Margaret uses a quote written by a close school friend to sum him up: ‘Simon was my friend. My dear friend. Simon was so many things it’s hard to explain what a joy he was and what a character he was. He was funny, bright artistic and kind. Most of all he was caring.’

Not knowing what happened to Simon has affected not only the lives of Margaret and David but also their wider family, friends and acquaintances. “At first, some did not know what to say so it was left unsaid. Others supported us in different ways. Sadly, others close to us have died. The worst time was at the beginning because although we had hope that he was alive somewhere, we were sure he would have tried to contact us. After the initial shock, we tried to keep busy, always hoping. We needed to know, we needed information, and we needed support but didn’t know how to get it. We were numb.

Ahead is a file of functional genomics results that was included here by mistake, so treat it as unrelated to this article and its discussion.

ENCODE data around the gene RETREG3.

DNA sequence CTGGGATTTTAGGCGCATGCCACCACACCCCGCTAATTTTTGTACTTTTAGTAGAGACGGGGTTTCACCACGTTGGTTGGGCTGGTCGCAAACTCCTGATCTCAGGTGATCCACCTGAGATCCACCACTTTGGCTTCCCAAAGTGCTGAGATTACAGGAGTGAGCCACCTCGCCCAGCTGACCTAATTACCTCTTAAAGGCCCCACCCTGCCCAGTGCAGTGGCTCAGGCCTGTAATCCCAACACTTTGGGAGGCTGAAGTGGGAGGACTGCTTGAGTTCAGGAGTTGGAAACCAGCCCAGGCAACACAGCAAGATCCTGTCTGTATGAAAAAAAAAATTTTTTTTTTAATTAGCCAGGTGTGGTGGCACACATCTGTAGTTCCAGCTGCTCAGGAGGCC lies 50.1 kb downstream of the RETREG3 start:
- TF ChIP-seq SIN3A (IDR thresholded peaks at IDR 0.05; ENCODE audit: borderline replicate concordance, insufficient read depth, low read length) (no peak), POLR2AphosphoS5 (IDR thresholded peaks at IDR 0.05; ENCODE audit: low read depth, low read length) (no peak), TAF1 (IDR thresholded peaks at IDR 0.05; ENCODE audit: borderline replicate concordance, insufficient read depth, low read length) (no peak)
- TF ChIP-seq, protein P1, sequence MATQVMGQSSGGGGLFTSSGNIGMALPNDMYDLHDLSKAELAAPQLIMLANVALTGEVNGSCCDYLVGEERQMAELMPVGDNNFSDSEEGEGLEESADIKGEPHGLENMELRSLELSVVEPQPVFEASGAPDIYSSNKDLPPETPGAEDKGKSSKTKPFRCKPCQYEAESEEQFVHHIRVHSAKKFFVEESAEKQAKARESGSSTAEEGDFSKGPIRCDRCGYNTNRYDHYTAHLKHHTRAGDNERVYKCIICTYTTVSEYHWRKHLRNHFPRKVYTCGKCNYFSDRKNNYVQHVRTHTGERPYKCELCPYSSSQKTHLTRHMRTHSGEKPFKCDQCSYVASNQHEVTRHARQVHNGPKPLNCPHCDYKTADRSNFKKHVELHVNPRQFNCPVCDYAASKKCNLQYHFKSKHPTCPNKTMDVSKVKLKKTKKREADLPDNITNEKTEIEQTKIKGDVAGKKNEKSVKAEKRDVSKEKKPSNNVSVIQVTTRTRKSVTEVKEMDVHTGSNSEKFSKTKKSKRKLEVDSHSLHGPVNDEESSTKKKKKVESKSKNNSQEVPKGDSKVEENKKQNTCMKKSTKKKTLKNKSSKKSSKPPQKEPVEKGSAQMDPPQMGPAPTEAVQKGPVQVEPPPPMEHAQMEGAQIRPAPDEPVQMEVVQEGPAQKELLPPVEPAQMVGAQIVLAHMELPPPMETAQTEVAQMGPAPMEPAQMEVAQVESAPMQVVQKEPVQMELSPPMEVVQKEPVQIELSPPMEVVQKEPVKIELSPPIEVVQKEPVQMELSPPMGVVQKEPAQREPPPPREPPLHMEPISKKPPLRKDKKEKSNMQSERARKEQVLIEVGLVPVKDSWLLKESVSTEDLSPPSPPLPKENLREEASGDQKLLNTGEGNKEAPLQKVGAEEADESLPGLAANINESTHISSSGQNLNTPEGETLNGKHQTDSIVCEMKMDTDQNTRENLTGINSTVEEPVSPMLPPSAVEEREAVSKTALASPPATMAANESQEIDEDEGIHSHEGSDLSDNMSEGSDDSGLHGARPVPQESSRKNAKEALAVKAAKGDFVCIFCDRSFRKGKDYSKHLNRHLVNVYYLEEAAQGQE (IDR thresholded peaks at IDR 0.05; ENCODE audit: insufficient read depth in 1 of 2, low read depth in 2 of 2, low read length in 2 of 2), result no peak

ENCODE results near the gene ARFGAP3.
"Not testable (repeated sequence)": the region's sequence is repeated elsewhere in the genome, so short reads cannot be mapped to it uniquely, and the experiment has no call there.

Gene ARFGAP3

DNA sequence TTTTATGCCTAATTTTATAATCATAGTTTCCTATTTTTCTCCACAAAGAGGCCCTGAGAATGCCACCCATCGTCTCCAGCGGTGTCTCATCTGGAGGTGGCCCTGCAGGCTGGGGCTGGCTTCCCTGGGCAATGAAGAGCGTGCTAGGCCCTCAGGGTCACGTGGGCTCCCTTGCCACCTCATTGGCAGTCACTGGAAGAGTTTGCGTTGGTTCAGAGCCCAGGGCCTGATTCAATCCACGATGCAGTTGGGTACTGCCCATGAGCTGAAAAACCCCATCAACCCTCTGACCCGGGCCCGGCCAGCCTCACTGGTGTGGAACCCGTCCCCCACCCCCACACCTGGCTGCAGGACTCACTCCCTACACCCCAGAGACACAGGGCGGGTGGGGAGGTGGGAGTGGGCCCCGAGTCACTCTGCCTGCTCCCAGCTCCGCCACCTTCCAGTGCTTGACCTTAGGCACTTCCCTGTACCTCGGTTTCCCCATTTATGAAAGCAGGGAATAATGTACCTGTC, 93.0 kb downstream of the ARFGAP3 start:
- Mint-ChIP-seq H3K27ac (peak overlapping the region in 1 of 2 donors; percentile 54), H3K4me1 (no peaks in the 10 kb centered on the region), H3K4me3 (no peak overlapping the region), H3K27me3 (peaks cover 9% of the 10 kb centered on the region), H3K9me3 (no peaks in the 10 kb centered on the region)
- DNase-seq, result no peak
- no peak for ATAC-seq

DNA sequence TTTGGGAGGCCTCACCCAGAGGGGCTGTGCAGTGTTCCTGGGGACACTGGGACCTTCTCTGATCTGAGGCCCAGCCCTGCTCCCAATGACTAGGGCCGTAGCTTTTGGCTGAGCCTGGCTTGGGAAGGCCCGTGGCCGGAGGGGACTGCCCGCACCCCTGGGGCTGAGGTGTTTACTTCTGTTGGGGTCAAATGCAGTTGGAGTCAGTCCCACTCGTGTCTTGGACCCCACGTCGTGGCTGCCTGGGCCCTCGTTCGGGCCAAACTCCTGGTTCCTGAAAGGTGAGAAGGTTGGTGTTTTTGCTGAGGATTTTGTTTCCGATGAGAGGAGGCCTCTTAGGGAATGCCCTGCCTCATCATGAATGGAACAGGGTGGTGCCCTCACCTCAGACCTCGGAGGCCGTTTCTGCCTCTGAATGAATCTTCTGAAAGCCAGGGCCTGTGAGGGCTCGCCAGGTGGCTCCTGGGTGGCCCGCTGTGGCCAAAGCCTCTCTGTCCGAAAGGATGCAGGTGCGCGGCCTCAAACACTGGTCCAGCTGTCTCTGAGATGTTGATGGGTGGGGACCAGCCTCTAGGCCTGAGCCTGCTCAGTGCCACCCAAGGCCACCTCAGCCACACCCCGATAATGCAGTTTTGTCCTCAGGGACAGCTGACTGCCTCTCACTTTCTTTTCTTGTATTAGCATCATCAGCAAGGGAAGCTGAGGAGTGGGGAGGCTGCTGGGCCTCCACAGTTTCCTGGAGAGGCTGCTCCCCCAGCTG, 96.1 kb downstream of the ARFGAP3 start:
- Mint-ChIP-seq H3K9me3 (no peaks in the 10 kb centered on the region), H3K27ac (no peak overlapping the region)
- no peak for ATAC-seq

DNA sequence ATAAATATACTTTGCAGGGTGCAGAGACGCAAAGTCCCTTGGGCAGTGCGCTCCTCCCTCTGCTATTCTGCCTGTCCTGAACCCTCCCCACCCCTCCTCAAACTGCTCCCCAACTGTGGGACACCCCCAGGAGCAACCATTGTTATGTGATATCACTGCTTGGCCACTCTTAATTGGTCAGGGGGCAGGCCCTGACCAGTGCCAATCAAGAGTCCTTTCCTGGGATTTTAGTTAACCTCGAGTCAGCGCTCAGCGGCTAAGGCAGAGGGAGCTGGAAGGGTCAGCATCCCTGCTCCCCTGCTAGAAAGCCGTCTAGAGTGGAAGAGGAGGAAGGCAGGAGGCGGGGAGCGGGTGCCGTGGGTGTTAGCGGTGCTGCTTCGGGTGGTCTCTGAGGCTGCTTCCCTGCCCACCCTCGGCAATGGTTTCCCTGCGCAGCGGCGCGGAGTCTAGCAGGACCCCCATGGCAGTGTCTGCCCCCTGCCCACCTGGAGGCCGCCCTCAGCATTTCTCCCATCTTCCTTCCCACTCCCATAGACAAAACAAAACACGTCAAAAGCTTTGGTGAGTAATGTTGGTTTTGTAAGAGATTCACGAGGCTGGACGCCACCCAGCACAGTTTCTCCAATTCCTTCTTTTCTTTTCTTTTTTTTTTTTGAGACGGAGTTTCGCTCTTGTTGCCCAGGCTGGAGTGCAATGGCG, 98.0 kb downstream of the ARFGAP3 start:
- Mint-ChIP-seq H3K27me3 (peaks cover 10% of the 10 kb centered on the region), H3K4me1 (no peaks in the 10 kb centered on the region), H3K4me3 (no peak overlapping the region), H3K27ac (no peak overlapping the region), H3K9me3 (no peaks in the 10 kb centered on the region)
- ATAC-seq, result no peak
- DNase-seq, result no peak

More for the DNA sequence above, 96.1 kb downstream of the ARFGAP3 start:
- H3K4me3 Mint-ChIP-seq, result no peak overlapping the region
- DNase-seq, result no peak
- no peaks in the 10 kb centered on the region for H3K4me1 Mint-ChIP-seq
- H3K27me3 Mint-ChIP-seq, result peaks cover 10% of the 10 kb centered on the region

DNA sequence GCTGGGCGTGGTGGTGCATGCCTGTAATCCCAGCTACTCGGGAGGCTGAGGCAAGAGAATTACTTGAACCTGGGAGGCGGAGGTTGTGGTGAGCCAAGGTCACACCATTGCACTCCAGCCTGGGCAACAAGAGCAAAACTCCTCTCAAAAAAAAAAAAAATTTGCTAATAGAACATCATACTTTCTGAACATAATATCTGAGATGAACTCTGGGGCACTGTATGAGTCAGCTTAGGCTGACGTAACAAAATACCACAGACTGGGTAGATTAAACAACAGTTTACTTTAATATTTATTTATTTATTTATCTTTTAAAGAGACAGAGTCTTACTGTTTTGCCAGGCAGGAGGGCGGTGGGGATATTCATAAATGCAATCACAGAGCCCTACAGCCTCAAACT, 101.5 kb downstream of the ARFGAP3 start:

Even now it is difficult to comprehend how many years have gone by. When the first police investigation began, around 2000, it was such a relief but that meant we also had to relive the past which was painful and public. 

So here we are, getting closer to the truth we hope. Time is running out for us, so this has to be the biggest appeal ever.”

Gibraltar’s Chief Minister Fabian Picardo has made a plea for people to follow the Twitter account set up on behalf of the Parkes family and to provide information if they have any. Margaret is hopeful that new information will come to light because of this new push in the media. “We are so grateful for Gibraltar’s Chief Minister Fabian Picardo asking people to follow the Twitter/FB account @SMissing1986 and to provide any information they have. It reiterates how important this case is to the people of Gibraltar. New information is coming in and we are encouraged that this will continue to grow.”

There is no doubt that Margaret and David will never
give up the search for Simon and are desperate to know what happened to their son. 

If you can help in any way or if an one has any information, please send it to: